Nîmes is very fortunate. Near the sea and a stone’s throw from the Cévennes, it has grown in the scents of garrigue, olive groves, vineyards and chestnut woods. So its cuisine naturally developed the accent of Provence and the strength of the Cévennes, highlighted by a touch of fleur de sel from the Camargue. During its history, this fine roman town played on these influences to create specialities with its own imprint.
THE LOCAL DISHES OF NÎMES
With its reputation established in around 1830 by the chef Charles Durand, brandade de Nîmes is still the most famous dish of Nîmes. Salt cod is poached in milk and then beaten with olive oil to made a smooth, white purée. It is served hot or cold and sometimes served with a few shavings of black truffles from Uzès. Although the origins of brandade are not clear, we know that seamen used to barter salt cod for sacks of salt from Aigues-Mortes when they returned from Newfoundland.
Another speciality, the petit pâté nîmois, is a pretty little pastry container with a gold crust containing veal and pork stuffing and is eaten hot. In contrast, fougasse aux grattons (a kind of diced
bacon) is eaten cold at any time of the day.
SWEET ITEMS FROM NÎMES
The secret recipe for croquant Villaret has not changed since 1775.
The most unusual feature of these delicious long, golden biscuit is not their mysterious taste given by lemon or perhaps honey, but their hardness. They cannot be bitten without being softened! The softer Caladon is made with almonds and honey.
The earliness of the strawberry fraise de Nîmes PGO (Protected Geographic Origin was awarded in 2013) makes it the only strawberry in France grown in the soil under shelter. Try the varieties Gariguette and Ciflorette just as they are or flavoured with basil and coated with an emulsion of olive oil containing a little lime juice...
NÎMES, THE PROVENCAL CITY
Olives are a cultural feature of Nîmes. PDO and AOC olive de Nîmes, the famous «Picholine», a variety with juicy, crisp sweet flesh, is eaten green. Ripened and cold-pressed, they give an oil of character with intense aromas of plum and pineapple. PDO (Protected Designation of Origin) «huile d’olive de Nîmes» is a blend of 70% Picholine with three other varieties: Négrette, Bouteillan and Aglandeau.
A typical hors-d’oeuvre in the south, tapenade is made with green or black olives crushed with anchovies and capers. Just spread some on a slice of country bread.
Anchoïade, another speciality full of character, is made of anchovies crushed with olive oil and garlic. Spread some on bread and eat it with raw vegetables.
NÎMES AND THE CAMARGUE
Flavoursome PDO and AOC taureau de Camargue (Camargue bull) meat is from cattle reared in complete freedom in the Rhône delta. Gardianne de taureau is the second most famous speciality of Nîmes after brandade. Marinated in Costières de Nîmes wine, it is a traditional dish for village festivals and sundays with friends. This tender beef can also be just grilled and served with anchovy butter or as Aigriade St-Gilloise, another traditional dish in which bull is combined with capers, onion and anchovies and cooked very slowly. It is always served with the famous riz de Camargue, PGO (Protected Geographical Origin) grown in the rice fields along the petit Rhône.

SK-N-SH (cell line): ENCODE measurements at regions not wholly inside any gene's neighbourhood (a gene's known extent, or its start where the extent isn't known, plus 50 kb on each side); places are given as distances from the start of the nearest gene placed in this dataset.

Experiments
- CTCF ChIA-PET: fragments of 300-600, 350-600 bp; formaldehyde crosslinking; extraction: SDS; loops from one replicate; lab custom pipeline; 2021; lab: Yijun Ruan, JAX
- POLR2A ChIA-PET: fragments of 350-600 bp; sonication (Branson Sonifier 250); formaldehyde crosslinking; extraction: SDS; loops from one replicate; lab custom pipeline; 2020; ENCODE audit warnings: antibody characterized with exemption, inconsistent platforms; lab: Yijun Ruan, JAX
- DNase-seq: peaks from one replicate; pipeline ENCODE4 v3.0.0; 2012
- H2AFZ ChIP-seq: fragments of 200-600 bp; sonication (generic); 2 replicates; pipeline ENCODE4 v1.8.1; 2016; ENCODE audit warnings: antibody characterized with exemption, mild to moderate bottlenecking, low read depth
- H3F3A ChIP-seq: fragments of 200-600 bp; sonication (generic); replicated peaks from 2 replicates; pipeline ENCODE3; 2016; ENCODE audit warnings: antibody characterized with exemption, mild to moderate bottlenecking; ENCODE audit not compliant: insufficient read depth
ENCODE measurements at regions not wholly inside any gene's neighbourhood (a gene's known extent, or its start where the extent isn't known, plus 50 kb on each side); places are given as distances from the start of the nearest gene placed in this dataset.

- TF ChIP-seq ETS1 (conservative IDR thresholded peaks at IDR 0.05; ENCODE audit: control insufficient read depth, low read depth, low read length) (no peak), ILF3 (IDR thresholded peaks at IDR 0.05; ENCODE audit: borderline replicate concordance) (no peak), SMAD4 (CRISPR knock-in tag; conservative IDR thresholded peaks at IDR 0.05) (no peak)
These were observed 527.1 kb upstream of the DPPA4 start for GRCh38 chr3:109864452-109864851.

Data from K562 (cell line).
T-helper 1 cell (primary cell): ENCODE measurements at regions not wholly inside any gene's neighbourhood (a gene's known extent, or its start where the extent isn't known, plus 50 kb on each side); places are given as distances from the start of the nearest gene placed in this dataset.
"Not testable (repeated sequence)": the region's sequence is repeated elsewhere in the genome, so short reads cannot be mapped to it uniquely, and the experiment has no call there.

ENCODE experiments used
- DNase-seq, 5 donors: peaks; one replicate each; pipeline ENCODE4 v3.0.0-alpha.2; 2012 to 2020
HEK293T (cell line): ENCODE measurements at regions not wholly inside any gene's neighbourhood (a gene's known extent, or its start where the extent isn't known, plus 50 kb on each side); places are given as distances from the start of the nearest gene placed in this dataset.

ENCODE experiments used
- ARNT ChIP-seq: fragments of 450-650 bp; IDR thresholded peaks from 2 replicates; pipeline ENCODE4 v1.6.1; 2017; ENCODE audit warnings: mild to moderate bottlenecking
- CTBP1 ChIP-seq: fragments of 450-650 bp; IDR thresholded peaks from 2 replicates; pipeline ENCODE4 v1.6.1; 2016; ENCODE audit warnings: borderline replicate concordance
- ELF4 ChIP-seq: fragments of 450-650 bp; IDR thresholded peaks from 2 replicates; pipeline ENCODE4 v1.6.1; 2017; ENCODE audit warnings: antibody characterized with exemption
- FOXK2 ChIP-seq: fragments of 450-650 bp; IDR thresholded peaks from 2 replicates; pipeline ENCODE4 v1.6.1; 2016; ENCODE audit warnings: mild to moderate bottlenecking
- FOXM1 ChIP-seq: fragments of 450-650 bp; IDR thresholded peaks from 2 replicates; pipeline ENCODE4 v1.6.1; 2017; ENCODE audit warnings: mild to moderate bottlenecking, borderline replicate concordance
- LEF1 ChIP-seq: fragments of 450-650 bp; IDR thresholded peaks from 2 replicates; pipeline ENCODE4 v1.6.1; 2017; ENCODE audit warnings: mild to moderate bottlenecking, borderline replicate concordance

Most of the asparagus grown in the Gard department comes from there. Their hint of iodine and salt must surely come from the salt pans at Aigues-Mortes!
NÎMES AND THE CÉVENNES
Traditional charcuterie and the famous Pélardons (PDO cheeses) arrive from the Cévennes. These small cheeses made from unpasteurised whole goat’s milk are often served with a trickle of Nîmes olive oil and/or chestnut flower honey(miel de châtaignier). Excellent creamy or dry Pélardons can be found at the covered market in Nîmes.
Agneau des Cévennes (lamb from the Cévennes) is marvellous when slow-cooked and served with sliced pommes reinette du Vigan (russet apples from Le Vigan) and oignons doux des Cévennes, PDO onion with pale pearly skin and a sweet taste.
WINES AND BEVERAGES
The 12,000-hectare area of Costières de Nîmes vineyards runs from south of the city to The Rhône valley and the hills next to the delta. The quality of these AOC red, rosé and white wines has improved steadily over the past twenty years and Costières de Nîmes is now found on the wine lists of the best restaurants. Several AOCs are also to be found near Nîmes, including Clairette de Bellegarde, Côtes du Rhône villages, Côtes du Rhône gardoises, Tavel rosé, Lirac and Coteaux du Languedoc.
Not everybody knows, but the famous Perrier spring is at Vergèze, only a few kilometres from Nîmes. So our famous little bubbles are found in glasses all over the world!